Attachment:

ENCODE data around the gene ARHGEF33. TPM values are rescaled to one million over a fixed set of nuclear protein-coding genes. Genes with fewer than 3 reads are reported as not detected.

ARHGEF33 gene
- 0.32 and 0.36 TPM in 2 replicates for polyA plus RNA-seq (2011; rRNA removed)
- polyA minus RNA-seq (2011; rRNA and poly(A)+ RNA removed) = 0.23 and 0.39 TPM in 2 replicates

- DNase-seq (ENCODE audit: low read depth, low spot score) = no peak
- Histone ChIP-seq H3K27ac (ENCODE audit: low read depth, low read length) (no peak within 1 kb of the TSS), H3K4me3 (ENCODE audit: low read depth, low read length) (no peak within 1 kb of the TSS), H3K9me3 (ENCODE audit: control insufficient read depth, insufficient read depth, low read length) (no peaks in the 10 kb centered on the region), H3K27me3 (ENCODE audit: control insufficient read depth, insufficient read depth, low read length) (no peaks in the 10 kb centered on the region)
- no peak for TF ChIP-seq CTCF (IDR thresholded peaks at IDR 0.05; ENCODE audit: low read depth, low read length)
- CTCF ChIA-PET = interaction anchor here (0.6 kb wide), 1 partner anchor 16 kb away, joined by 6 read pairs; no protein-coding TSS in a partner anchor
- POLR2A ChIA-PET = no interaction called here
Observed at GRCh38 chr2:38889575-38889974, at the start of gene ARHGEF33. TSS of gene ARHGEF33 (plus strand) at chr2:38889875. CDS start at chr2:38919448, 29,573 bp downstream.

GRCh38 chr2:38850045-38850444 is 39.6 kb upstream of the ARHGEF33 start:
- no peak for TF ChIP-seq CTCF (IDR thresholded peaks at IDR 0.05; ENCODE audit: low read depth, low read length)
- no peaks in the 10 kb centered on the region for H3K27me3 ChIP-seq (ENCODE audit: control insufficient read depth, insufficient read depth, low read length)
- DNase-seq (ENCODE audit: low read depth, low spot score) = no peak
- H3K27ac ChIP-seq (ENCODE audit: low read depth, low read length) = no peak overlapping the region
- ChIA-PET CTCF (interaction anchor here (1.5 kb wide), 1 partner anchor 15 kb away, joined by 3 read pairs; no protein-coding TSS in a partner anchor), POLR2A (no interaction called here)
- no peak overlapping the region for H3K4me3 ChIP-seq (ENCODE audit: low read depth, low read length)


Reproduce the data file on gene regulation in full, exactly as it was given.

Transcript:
ENCODE data around the gene ARHGEF33. TPM values are rescaled to one million over a fixed set of nuclear protein-coding genes. Genes with fewer than 3 reads are reported as not detected.

ARHGEF33 gene
- 0.32 and 0.36 TPM in 2 replicates for polyA plus RNA-seq (2011; rRNA removed)
- polyA minus RNA-seq (2011; rRNA and poly(A)+ RNA removed) = 0.23 and 0.39 TPM in 2 replicates

- DNase-seq (ENCODE audit: low read depth, low spot score) = no peak
- Histone ChIP-seq H3K27ac (ENCODE audit: low read depth, low read length) (no peak within 1 kb of the TSS), H3K4me3 (ENCODE audit: low read depth, low read length) (no peak within 1 kb of the TSS), H3K9me3 (ENCODE audit: control insufficient read depth, insufficient read depth, low read length) (no peaks in the 10 kb centered on the region), H3K27me3 (ENCODE audit: control insufficient read depth, insufficient read depth, low read length) (no peaks in the 10 kb centered on the region)
- no peak for TF ChIP-seq CTCF (IDR thresholded peaks at IDR 0.05; ENCODE audit: low read depth, low read length)
- CTCF ChIA-PET = interaction anchor here (0.6 kb wide), 1 partner anchor 16 kb away, joined by 6 read pairs; no protein-coding TSS in a partner anchor
- POLR2A ChIA-PET = no interaction called here
Observed at GRCh38 chr2:38889575-38889974, at the start of gene ARHGEF33. TSS of gene ARHGEF33 (plus strand) at chr2:38889875. CDS start at chr2:38919448, 29,573 bp downstream.

GRCh38 chr2:38850045-38850444 is 39.6 kb upstream of the ARHGEF33 start:
- no peak for TF ChIP-seq CTCF (IDR thresholded peaks at IDR 0.05; ENCODE audit: low read depth, low read length)
- no peaks in the 10 kb centered on the region for H3K27me3 ChIP-seq (ENCODE audit: control insufficient read depth, insufficient read depth, low read length)
- DNase-seq (ENCODE audit: low read depth, low spot score) = no peak
- H3K27ac ChIP-seq (ENCODE audit: low read depth, low read length) = no peak overlapping the region
- ChIA-PET CTCF (interaction anchor here (1.5 kb wide), 1 partner anchor 15 kb away, joined by 3 read pairs; no protein-coding TSS in a partner anchor), POLR2A (no interaction called here)
- no peak overlapping the region for H3K4me3 ChIP-seq (ENCODE audit: low read depth, low read length)